Many who came of age in the Midwest during the ’60s and ’70s will immediately understand the allure of seasonal family routines, avocado green appliances and Pontiac station wagons celebrated in Cheryl Stritzel McCarthy’s Many Hands Make Light Work: A Memoir. But more than just nostalgia justifies revisiting the era.
Younger generations, of course, won’t immediately appreciate the period’s nuances. But thanks to the new memoir, lessons are available demonstrating how hard work and respect often work together to pay great dividends regardless of the era. The book presents fundamental lessons demonstrating how challenges can become opportunities and how children can become more independent and better prepared for modern challenges, without proving dependent upon their parents’ intervention at each step, if engaged early and consistently.
McCarthy, who grew up in Ames, Iowa, as one of nine siblings, expertly weaves stories of her family’s routines and relationships. Read the book and, if you’re like me, you’ll be left wondering why the same strategies are so often abandoned in today’s frenetic microwave society. Certainly, the experiences recounted within the book and the subsequent erosion of the corresponding values help explain intense divisions so apparent today.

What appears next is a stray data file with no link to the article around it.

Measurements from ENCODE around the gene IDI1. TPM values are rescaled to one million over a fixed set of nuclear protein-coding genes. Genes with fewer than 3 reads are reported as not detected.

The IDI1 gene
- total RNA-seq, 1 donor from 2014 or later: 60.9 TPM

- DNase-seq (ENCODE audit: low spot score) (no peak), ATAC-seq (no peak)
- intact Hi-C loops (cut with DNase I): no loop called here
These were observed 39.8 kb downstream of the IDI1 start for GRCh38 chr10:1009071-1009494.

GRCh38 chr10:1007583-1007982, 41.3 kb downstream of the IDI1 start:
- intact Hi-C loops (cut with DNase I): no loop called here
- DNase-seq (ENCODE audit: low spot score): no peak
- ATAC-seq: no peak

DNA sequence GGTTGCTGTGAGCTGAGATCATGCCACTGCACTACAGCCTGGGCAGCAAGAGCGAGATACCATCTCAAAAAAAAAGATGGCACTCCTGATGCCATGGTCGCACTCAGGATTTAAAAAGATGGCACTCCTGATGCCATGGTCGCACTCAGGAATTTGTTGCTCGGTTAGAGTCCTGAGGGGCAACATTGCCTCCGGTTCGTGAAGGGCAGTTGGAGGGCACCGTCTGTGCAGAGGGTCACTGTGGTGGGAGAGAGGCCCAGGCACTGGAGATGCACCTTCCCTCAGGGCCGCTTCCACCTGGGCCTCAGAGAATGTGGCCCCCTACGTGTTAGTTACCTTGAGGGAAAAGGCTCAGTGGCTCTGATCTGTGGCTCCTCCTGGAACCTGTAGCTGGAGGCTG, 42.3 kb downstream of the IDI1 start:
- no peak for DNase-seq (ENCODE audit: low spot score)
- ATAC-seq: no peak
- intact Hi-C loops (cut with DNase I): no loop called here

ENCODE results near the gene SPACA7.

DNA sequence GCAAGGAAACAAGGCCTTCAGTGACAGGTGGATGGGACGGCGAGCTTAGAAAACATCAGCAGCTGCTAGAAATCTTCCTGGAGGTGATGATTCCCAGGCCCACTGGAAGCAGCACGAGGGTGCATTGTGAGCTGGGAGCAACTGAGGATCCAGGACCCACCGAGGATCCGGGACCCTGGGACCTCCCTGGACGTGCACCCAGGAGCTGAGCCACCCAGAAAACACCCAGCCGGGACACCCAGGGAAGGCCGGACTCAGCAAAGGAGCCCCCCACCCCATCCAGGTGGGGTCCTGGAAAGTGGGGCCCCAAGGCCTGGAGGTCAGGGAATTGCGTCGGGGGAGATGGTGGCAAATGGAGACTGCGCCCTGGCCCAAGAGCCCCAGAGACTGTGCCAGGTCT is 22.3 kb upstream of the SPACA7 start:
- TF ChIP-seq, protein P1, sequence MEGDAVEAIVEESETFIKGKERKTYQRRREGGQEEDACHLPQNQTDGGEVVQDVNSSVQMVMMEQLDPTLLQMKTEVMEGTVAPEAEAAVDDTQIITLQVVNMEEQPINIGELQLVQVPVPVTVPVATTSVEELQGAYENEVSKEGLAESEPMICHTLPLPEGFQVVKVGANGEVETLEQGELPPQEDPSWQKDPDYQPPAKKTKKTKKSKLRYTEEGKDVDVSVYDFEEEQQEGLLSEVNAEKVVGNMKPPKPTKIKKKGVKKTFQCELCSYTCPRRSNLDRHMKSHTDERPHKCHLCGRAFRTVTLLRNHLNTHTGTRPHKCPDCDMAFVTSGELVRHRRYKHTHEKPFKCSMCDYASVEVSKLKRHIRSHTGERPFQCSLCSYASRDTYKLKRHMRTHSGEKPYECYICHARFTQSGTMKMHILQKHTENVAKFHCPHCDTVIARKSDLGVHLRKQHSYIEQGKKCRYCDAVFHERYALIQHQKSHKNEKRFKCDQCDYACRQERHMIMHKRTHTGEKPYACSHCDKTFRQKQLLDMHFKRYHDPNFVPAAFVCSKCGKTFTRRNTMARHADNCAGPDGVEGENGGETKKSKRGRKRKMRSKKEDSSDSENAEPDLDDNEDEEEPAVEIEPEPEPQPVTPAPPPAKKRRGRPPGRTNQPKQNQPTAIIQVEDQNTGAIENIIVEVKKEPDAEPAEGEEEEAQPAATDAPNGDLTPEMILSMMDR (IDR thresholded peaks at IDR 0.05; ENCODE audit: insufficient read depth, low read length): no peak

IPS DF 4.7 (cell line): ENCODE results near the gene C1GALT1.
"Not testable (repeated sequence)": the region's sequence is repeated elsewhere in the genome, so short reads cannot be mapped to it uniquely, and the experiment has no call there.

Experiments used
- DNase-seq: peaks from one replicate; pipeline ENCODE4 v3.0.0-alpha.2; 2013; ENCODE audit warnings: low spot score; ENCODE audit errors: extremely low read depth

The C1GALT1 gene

Discipline, structure and routine are almost always regarded as admirable traits. Yet, those elements alone are insufficient for sustaining success. Special binding ingredients are also necessary, and it’s those ingredients that McCarthy captures: respect and unity of purpose. As McCarthy demonstrates, there was no lack of work or responsibilities, even for the youngest siblings. Whether collecting and pitting cherries for preserving, preparing and serving meals or assisting with the remodeling and maintenance of the family’s many rental properties, everyone pulled their weight. More notably, everyone acted not only with purpose, but with respect. Courtesy was a hallmark. It’s no secret the importance of courtesy and civility have waned, and that’s unfortunate.
A true-to-the-Midwest memoir, Many Hands Make Light Work: A Memoir is immediately reminiscent of Laura Ingalls Wilder’s works, but with numerous contemporary twists. Think of the book as a homespun Sting-Ray Afternoons (sports columnist Steve Rushin’s wonderful nonfiction title).
If you grew up in the ’60s or ’70s, or if you seek a slower-paced book confirming faith-based lives can be lived according to foundational principals that also prove inclusive and welcoming of diversity, check out McCarthy’s new memoir. Immersing yourself in the Stritzel family’s history is a pleasant way to pass a summer day, and you might just learn something.